The 3Zero Moto wheels have a relatively standard 30mm internal rim width that works well with today's modern width aggressive trail tires. The rim width effectively makes the tire larger, increasing air volume so that lower pressures can be run to enhance traction and damping. Additionally, the localized twisting of the rim means that the tire can conform to more terrain without risking damage to the rim bead. While most carbon wheel manufacturers seem to have settled on 28 spoke configurations, Zipp chose 32 spokes for these wheels and the lowest spoke tension of the wheels in our comparison. Higher spoke tension is generally associated with responsiveness but gives the rim less room to flex.
The ZM2 hub set gets overshadowed by the novelty of the unique rims but they deserve some praise and attention themselves. The rear hub uses 12 pawls, 4 groups of 3, staggered to interface with a 33-tooth ratchet ring. This means there are always 3 pawls engaging which increases durability enough for Zipp to endorse this wheelset for e-bike use. Engagement occurs at 2.7 degrees which is pretty respectable in the high-end hub market.
The front hub is pretty straightforward, mid flange, 32 holes, 6-bolt rotor interface, and matched-sized bearings. The swappable end caps have rubber o-rings inset so they stay put during wheel swaps, and the included Torque Caps work with newer Rock Shox forks to increase the interface between axle and fork. Our only gripe up here would be the use of two different spoke lengths on the front wheel, they're the same two sizes the rear uses but wheel manufacturers utilizing a single spoke length per wheel set get the nod from the mechanics.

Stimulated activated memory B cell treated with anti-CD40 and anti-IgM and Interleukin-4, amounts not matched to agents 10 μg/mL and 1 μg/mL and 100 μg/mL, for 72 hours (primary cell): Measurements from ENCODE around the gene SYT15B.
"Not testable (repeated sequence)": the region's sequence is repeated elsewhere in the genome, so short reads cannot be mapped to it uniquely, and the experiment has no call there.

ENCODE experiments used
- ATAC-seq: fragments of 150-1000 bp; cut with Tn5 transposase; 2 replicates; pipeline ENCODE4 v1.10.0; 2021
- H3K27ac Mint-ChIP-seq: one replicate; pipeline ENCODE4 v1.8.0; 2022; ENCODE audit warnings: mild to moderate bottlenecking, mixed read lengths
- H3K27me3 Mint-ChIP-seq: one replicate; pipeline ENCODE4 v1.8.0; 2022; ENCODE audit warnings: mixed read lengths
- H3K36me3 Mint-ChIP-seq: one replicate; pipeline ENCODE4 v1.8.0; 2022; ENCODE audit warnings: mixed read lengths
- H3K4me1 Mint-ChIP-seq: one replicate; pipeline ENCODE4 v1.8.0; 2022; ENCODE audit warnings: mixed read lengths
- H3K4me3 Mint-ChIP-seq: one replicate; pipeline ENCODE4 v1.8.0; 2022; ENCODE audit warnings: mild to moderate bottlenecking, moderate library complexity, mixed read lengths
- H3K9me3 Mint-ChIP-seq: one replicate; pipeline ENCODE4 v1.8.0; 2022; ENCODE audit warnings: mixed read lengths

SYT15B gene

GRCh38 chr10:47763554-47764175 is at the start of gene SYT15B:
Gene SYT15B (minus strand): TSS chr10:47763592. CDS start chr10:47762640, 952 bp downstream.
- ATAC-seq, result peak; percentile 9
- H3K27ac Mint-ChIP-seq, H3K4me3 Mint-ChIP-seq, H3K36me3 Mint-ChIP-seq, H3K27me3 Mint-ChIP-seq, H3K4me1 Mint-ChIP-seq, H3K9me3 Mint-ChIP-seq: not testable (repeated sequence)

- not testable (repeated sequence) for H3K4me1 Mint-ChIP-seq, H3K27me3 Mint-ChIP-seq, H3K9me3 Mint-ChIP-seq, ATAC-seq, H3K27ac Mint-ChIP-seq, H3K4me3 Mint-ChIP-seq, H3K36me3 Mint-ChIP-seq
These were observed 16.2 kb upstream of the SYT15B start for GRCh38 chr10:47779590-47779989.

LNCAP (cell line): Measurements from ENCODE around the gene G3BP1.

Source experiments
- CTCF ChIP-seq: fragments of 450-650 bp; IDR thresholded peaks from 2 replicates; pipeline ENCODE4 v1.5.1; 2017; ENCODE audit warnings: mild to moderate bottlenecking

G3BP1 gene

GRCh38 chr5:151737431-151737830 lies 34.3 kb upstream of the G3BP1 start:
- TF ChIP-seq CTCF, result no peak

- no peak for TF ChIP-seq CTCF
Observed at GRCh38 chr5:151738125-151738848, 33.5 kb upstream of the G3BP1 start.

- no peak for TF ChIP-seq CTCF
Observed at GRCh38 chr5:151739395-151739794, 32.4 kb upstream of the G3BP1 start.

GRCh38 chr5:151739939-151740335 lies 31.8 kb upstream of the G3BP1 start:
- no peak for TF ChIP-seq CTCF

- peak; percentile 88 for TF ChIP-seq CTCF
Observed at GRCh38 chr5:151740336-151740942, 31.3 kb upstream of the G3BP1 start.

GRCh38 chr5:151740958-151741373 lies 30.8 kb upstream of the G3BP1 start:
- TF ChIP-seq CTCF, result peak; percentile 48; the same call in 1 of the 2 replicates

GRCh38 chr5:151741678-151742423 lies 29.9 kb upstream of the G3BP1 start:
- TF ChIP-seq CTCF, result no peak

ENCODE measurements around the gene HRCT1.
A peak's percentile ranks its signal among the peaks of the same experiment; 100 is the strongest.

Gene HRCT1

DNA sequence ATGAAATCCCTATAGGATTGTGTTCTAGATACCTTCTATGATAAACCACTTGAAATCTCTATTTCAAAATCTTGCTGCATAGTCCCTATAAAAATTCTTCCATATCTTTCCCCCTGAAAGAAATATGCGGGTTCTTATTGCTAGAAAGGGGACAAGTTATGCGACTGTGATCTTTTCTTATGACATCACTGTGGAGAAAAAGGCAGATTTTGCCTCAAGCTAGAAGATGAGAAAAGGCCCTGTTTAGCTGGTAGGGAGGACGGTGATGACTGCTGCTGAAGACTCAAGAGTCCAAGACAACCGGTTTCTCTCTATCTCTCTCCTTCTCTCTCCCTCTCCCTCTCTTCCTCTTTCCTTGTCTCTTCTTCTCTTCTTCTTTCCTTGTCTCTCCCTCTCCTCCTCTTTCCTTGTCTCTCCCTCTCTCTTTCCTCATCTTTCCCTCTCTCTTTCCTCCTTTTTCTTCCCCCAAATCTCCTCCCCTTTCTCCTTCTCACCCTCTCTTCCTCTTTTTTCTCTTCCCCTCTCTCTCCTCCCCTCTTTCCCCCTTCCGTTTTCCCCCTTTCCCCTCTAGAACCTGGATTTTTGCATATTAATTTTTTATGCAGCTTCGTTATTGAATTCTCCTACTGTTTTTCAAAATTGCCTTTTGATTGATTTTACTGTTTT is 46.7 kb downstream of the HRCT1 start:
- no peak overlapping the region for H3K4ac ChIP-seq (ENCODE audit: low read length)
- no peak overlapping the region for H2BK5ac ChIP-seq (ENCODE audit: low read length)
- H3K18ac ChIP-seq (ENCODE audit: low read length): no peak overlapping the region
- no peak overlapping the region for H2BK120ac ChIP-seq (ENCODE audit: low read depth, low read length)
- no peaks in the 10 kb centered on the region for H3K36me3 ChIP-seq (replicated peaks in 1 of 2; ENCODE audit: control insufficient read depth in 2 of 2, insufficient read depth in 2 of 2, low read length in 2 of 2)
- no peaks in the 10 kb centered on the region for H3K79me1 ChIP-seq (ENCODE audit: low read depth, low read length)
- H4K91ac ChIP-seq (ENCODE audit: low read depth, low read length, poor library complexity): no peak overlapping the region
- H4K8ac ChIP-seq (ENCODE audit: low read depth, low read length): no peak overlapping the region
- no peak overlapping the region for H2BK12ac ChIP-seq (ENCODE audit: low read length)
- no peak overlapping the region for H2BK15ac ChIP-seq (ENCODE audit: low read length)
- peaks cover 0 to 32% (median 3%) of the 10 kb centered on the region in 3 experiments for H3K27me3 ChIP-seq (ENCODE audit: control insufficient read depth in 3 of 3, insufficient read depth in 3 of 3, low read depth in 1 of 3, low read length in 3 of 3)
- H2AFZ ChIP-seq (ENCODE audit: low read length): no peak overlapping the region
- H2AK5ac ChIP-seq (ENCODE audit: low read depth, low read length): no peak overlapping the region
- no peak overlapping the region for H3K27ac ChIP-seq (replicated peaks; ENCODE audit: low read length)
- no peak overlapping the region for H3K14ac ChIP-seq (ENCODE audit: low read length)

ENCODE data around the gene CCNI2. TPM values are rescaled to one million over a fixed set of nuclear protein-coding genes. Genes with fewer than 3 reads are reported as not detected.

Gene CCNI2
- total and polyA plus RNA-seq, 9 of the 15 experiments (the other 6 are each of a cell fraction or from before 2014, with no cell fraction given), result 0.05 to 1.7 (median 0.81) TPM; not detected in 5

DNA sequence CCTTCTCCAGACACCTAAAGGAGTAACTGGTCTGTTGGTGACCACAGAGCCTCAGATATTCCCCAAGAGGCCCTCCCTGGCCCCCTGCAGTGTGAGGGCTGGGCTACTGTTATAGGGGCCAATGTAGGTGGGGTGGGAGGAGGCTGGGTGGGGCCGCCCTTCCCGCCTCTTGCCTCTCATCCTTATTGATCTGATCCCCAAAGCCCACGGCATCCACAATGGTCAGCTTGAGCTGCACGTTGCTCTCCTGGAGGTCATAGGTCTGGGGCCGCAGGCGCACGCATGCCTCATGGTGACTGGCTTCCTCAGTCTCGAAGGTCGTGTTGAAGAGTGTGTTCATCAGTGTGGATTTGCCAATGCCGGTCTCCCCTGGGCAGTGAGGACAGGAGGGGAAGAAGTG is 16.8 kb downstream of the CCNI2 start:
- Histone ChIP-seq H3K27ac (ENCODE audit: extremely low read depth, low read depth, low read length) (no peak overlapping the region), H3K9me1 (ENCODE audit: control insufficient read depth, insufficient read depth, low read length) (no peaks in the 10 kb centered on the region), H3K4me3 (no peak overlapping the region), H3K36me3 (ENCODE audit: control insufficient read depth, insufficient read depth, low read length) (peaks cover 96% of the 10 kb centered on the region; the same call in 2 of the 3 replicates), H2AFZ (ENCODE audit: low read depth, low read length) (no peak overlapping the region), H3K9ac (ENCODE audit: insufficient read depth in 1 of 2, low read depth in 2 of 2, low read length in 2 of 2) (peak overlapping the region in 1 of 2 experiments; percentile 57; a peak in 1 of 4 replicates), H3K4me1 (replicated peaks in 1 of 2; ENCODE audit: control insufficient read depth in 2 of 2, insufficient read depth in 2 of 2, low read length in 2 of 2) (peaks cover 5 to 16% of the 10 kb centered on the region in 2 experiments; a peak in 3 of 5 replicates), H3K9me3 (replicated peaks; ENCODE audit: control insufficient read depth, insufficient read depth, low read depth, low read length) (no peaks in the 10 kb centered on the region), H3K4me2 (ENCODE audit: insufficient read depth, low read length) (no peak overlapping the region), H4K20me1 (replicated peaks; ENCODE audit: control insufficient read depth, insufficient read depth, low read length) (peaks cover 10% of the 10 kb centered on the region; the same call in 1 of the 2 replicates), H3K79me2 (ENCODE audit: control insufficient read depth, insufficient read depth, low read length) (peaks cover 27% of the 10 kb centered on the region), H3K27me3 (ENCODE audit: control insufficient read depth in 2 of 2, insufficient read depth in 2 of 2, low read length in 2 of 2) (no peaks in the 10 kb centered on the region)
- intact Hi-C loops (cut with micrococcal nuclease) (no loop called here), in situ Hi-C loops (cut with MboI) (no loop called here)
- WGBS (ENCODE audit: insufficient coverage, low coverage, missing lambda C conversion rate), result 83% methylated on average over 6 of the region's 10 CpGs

On our scale, the 3Zero Moto leveled in at 2011g with tape and valve stems. While we wouldn't recommend them to anyone counting grams, their ride quality is so unique and compliant, that judging them by weight alone would really miss the point. In this case, the carbon construction and price is less about weight savings and more about the desired ride characteristics achieved through their unique design. They weigh about 122 grams more than our Enve AM30 test wheels and more than any other carbon wheelset we've tested.
While we can't say enough great things about the ride feel of these wheels, the heavier weight is somewhat noticeable when compared to lighter and snappier wheels. They feel a tad lethargic when accelerating, and we found the rotational weight to make long climbs feel a bit draggier than normal. This weight went virtually unnoticed on most descents, where we found ourselves riding faster thanks to the traction and damping offered.